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Is-3 Soviet Heavy Tank


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#61 Chris Werb

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Posted 03 September 2019 - 1443 PM

 

"From static positions" is the point Stuart. To "break through" later in the conflict, enemy mechanised forces would have had to travel down single roads at the bottom of steep valleys. They would have been easily interdicted by AT weapons. artillery, mines, obstacles and demolitions. Even to attempt that they would have had to time their attack for bad weather because they would be creating a dream target for air interdiction, assuming they made it out of their assembly areas. There is a reason the last two years of the conflict were primarily an infantry affair.


Rather earlier than that. We lost at least 2 Centurions in the Imjin battle to Chinese soldiers with explosive sticks.

I don't believe that was why the war was static though. I think it was more an unwillingness to face the casualties it would take to move the front line, armour led or not.

 

 

Yes, we could have advanced, but Truman in particular was not willing to pay the price of advancing through mostly incredibly defensible terrain or of the conflict escalating into a general war against China and Russia. I'm sure we could have advanced, at great expense, given enough resources, but we had air supremacy (superiority nearer the border) and the ability to strike from the air at will, weather permitting*. I can't see how the communists could have made significant inroads. There were occasional exceptions to this. If you google the 72nd Tank Battalion and Mundung-ni Valley, you will come up with one.

 

*Ground controlled radar bombing may have been possible.


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#62 Ken Estes

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Posted 07 September 2019 - 1729 PM

As in World War II once again, sea and air power weighted heavily in the favor of UN forces. However, the rugged terrain of the Korean Peninsula and the primitive logistical 'tail' of the Chinese and North Korean forces limited the effects of the overwhelming aerial and naval firepower that could be brought to bear. Nor could the most destructive weapons used to end World War II be employed in bringing the victory that some leaders and the public expected. 
 
Instead, the leadership and public of the United States learned that the air weapon was no panacea in warfare, and that balanced forces of all arms had to be maintained in order to meet the uncertain threats of the present and future. The response to aggression in Korea had to be balanced against further moves by the USSR and its bloc of collaborating nations. With nuclear weapons present on both sides, the substitute for victory had to be the quarantine of aggression, using flexible response and a strong alliance structure poised to contain the expansion of Soviet power.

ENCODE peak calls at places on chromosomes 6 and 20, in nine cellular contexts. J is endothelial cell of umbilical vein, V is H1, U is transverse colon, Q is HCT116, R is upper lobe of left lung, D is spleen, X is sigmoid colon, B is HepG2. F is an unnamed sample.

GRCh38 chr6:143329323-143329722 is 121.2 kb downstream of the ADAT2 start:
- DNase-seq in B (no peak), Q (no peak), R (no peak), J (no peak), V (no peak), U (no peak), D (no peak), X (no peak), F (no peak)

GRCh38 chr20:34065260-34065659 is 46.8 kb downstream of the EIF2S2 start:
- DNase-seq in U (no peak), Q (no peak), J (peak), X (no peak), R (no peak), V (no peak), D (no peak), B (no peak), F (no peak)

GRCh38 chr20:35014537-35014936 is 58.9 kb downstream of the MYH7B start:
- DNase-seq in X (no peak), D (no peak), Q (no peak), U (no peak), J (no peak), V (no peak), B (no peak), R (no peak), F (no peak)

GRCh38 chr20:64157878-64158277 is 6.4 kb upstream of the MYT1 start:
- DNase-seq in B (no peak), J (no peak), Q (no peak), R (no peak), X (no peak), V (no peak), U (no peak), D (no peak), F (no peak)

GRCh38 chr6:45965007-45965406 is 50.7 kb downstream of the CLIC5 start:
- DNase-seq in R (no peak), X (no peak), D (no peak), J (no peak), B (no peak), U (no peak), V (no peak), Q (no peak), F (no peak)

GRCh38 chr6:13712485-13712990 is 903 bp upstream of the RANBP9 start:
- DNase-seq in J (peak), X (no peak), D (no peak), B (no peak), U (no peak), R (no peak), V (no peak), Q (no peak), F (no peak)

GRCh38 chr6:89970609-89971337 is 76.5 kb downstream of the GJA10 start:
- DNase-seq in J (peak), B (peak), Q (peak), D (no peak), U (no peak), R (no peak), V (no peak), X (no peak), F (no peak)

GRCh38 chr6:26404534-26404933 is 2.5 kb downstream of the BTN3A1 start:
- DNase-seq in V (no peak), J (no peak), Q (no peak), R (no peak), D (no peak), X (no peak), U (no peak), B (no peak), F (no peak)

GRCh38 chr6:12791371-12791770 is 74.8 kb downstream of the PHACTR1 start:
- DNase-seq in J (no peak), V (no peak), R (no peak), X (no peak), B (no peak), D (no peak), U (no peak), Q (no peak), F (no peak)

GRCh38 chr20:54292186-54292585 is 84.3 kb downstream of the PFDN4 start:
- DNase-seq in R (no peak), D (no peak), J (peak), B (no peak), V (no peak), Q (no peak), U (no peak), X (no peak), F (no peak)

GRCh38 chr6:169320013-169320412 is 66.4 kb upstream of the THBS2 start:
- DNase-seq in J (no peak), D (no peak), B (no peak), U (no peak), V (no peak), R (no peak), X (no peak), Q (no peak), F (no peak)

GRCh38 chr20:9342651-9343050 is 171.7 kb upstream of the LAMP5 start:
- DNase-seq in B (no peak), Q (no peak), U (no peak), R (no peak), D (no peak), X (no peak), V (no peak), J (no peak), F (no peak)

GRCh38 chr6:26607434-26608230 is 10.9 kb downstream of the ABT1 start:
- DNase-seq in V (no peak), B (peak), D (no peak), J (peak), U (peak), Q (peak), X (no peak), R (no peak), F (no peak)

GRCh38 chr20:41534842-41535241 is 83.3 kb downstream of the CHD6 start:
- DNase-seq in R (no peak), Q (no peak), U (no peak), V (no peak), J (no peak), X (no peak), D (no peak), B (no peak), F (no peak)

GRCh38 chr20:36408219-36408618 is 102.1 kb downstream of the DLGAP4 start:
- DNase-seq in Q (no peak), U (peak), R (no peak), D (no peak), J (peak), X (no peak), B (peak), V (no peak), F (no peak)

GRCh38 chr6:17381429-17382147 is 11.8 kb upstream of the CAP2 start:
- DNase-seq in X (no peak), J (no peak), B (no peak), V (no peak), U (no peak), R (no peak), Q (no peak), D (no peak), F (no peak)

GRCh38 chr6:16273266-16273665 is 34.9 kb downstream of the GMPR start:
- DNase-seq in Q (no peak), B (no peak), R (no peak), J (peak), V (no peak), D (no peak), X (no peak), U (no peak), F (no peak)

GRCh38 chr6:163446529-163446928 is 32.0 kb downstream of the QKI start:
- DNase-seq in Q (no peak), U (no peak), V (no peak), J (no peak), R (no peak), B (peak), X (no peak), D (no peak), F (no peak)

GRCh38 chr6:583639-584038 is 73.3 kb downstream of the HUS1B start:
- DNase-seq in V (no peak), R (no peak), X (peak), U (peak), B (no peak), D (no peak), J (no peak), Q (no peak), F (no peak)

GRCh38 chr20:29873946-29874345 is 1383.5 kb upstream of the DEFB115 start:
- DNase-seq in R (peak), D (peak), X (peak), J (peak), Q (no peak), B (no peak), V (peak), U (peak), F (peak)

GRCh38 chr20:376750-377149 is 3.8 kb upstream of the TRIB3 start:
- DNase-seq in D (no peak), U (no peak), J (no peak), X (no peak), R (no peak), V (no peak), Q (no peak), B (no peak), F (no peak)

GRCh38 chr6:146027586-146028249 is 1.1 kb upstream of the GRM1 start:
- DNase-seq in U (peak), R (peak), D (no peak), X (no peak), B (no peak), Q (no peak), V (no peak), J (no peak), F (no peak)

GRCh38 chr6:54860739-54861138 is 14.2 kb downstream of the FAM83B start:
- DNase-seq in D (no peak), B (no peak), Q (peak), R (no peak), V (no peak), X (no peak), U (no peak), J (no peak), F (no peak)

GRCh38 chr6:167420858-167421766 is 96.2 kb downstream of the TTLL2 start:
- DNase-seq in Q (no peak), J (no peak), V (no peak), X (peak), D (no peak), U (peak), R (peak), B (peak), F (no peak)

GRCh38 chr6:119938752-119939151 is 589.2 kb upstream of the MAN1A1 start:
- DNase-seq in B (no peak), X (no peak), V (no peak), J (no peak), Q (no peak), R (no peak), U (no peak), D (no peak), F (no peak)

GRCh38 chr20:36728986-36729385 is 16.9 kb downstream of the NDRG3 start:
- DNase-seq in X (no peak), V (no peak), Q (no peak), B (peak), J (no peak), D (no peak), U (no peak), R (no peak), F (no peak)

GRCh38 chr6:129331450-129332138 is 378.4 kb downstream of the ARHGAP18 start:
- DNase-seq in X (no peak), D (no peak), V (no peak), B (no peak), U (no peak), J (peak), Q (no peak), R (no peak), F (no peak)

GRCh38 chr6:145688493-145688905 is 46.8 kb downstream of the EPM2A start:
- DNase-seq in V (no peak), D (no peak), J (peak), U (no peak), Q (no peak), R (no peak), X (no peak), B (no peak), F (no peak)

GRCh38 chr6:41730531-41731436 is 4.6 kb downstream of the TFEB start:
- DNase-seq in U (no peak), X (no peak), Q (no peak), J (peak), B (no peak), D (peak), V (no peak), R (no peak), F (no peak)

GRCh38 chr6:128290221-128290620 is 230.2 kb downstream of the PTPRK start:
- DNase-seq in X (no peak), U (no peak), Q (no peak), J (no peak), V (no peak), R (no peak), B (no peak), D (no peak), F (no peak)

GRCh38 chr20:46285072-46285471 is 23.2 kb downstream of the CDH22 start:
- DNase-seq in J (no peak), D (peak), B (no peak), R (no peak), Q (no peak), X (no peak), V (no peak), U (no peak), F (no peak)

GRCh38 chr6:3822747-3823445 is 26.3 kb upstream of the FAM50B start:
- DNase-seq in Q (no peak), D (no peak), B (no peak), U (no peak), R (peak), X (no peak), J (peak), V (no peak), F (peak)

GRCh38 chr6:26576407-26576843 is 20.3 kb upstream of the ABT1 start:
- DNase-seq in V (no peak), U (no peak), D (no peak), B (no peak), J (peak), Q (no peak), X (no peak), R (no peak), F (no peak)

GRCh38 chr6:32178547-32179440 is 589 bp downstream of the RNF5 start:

The policy response to the Korean War reflected these points as well as the emerging technologies. The United States maintained a peacetime conscription, expanded the defense budget from $13B to $60B, strengthened NATO (including rearming Germany), expanded the army and navy, adding aircraft groups to both the Air Force and Navy, now equipped with both strategic bomber fleets and CVA class aircraft carriers. 

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#63 Jim Warford

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Posted 07 September 2019 - 2330 PM

The North Koreans captured and shared a Cromwell and a Centurion (see report below)…

 

North%20Korea_Captured%20UN%20Tanks_Oct1


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#64 Stuart Galbraith

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Posted 08 September 2019 - 0312 AM

The report probably ought to be qualified with this observation. They certainly had a Centurion captured at the Imjin Battle, and I think at some point prior to this, they also got a Cromwell. The Cromwell was driven in view of the British lines, and was dispatched by 20 pounder fire, which was possibly the only British Tank Vs Tank conflict in the Korean War. The Centurion from the photos that Vasiliy Fofanov posted up over 10 years ago is substantially intact, but has the hull floor burned out, suggesting it was successfully demolished.

 

I guess the point in making is, studied they might have been, but its very unlikely they were tested because they were derelicts.


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#65 Jim Warford

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Posted 09 September 2019 - 2219 PM



Hello,   I'm looking for the date when the IS-3 was modified and re-designated the IS-3M.   Also a listing of what these upgrades were.

 

I understand most (all) IS-3 were modified in 1946 to fix engineering and armor plate problems.  Then there are references to an early 1950s (1952?) modification.  And last a 1960 modification.  Also the initial shipment (31) IS-3 to Egypt in 1956, were these IS-3 or IS-3Ms?  Again different references seem to contradict.

 

Any information would be most appreciated.  

 

---Kenny

 

Here's some interesting info from a post awhile back...

 

IS-3%20Heavy%20Tanks%20In%20Egypt_CIA-FO

 

IS-3M%20Tanks%20In%20Egypt_1956_1_2.jpg


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